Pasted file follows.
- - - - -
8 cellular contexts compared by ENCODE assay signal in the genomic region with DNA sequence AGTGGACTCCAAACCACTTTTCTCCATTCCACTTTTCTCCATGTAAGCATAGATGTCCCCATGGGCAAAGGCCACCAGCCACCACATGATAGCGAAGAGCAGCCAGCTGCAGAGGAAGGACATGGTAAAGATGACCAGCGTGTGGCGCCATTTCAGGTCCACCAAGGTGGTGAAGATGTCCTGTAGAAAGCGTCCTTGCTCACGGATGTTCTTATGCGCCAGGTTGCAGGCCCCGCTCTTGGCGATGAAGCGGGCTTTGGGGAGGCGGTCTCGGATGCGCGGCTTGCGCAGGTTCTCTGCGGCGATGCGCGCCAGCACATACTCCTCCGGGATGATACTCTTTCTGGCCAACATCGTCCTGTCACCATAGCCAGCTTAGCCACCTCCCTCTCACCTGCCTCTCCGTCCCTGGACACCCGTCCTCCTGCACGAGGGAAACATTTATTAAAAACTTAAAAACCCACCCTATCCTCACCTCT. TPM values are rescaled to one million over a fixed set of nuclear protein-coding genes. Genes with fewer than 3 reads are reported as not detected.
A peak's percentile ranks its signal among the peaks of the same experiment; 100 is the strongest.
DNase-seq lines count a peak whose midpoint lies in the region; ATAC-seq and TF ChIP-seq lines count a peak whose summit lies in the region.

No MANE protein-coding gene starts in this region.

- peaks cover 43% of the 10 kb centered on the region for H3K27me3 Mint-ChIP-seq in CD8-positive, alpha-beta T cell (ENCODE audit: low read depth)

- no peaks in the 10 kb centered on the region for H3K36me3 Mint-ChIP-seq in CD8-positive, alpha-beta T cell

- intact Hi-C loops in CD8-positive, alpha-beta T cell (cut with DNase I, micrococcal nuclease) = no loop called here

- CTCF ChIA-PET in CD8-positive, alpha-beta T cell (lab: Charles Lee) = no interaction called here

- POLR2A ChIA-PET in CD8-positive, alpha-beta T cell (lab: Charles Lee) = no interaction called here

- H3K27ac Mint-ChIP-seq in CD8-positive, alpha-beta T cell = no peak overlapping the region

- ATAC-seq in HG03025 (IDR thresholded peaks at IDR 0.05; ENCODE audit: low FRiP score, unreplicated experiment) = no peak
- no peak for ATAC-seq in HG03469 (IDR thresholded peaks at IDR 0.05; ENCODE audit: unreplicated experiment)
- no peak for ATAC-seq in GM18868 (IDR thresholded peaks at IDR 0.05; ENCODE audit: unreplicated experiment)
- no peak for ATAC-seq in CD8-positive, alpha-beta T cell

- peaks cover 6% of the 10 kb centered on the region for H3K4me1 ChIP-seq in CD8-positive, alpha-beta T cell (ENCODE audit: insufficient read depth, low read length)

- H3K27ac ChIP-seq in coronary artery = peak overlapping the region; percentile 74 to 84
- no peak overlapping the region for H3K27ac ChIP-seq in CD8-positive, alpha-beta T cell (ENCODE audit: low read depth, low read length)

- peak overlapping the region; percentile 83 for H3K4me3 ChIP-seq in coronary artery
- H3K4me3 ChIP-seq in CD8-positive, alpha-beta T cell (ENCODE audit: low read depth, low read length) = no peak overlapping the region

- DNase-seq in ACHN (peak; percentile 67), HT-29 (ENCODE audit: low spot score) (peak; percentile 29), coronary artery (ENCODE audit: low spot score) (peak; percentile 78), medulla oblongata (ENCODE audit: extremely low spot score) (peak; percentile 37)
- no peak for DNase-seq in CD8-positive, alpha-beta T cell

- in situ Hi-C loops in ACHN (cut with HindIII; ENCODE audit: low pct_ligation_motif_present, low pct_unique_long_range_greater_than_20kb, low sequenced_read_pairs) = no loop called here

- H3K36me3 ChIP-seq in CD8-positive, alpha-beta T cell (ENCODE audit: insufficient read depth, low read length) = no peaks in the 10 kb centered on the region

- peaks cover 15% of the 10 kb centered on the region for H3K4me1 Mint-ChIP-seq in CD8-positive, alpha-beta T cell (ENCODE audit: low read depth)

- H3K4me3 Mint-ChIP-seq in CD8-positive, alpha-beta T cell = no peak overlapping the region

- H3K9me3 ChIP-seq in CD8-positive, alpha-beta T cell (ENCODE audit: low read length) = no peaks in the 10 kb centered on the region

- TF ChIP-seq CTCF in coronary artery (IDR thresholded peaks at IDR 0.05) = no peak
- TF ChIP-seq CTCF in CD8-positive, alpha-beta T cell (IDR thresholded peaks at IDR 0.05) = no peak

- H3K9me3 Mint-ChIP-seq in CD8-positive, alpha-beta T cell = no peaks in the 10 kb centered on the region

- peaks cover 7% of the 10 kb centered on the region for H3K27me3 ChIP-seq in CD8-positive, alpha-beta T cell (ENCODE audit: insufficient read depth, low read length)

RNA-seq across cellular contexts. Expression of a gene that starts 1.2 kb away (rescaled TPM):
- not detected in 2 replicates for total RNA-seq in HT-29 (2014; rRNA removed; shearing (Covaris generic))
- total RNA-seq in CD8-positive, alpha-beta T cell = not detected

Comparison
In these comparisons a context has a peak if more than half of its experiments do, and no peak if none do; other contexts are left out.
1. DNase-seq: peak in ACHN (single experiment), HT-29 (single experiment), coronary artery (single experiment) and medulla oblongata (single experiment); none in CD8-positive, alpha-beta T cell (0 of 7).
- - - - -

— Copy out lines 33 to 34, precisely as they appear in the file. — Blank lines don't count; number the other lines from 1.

- total RNA-seq in CD8-positive, alpha-beta T cell = not detected

Comparison